Pressure on oil prices from an unexpected rise in US crude stockpiles was offset by geopolitical risks in Opec member Libya and rising hopes that the euro zone’s rescue fund will soon take effect.
Brent’s front-month October contract, which expires at the end of Thursday’s session, eased six cents to $115.90 a barrel, after rising 56 cents the previous session. US crude rose four cents to $97.05 a barrel.
“There will likely be a boost in oil futures as a result of the decision, if indeed the Fed goes ahead with further quantitative easing,” said Victor Shum, a senior partner at oil consultancy Purvin & Gertz in Singapore.
“We also have this killing of the US ambassador to Libya yesterday adding a bit of geopolitical risk to the mix.”
The Fed ends its two-day meeting later on Thursday with the policy result expected to be released later the same day which will be followed by Chairman Ben Bernanke’s news conference.
A Reuters poll showed economists raised their bets of a third round of Fed bond buying known as quantitative easing to 65% from 60% in August.
Oil prices came under pressure from an unexpected rise in crude stockpiles in top consumer the United States.
Domestic stocks of US crude rose 1.99 million barrels to 359.09 million barrels in the week ended 7 September, the Energy Information Administration reported. Analysts polled by Reuters had forecast a draw of 2.6 million barrels.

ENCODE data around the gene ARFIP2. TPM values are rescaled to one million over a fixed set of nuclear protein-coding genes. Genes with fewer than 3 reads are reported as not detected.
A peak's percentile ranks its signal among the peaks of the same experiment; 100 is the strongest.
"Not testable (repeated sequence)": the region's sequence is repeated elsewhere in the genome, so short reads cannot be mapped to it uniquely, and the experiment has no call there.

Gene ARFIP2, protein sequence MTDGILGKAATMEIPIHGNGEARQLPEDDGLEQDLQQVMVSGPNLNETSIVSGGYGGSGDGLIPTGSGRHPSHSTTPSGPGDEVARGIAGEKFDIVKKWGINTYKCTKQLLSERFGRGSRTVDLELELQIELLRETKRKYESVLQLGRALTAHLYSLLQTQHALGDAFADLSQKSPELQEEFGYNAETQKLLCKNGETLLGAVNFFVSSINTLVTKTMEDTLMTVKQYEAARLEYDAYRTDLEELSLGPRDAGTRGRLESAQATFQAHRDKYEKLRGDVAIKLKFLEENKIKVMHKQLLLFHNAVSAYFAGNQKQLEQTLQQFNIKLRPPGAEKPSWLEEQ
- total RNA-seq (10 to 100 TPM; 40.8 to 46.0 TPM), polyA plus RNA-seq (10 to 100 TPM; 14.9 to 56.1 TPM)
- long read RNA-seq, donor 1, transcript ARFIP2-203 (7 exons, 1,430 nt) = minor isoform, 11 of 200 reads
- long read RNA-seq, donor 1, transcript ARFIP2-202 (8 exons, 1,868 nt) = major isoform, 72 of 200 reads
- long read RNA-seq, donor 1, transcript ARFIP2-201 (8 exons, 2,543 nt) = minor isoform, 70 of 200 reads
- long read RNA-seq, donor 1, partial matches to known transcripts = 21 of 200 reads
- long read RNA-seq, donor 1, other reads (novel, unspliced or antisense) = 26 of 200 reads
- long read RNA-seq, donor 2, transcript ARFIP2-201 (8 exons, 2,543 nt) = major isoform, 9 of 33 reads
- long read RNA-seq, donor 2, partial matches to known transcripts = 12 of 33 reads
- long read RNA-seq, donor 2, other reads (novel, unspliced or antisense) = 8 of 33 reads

Losses were limited though by violent anti-US protests in Libya and Egypt, sparked by a film that attackers said insulted the Prophet Mohammad.
President Barack Obama branded the attack that killed the US ambassador to Libya and three other Americans as “outrageous” and vowed to track down the perpetrators, while ordering a tightening of diplomatic security worldwide.
The US military is moving two Navy destroyers toward the Libyan coast, giving the Obama administration flexibility for any future action against Libyan targets, according to a US official.
The latest in the euro zone’s debt crisis also provided support to oil prices.
Germany’s Constitutional Court gave a green light on Wednesday for the country to ratify the euro zone’s new bailout fund and budget pact, helping to boost global stocks and the euro currency.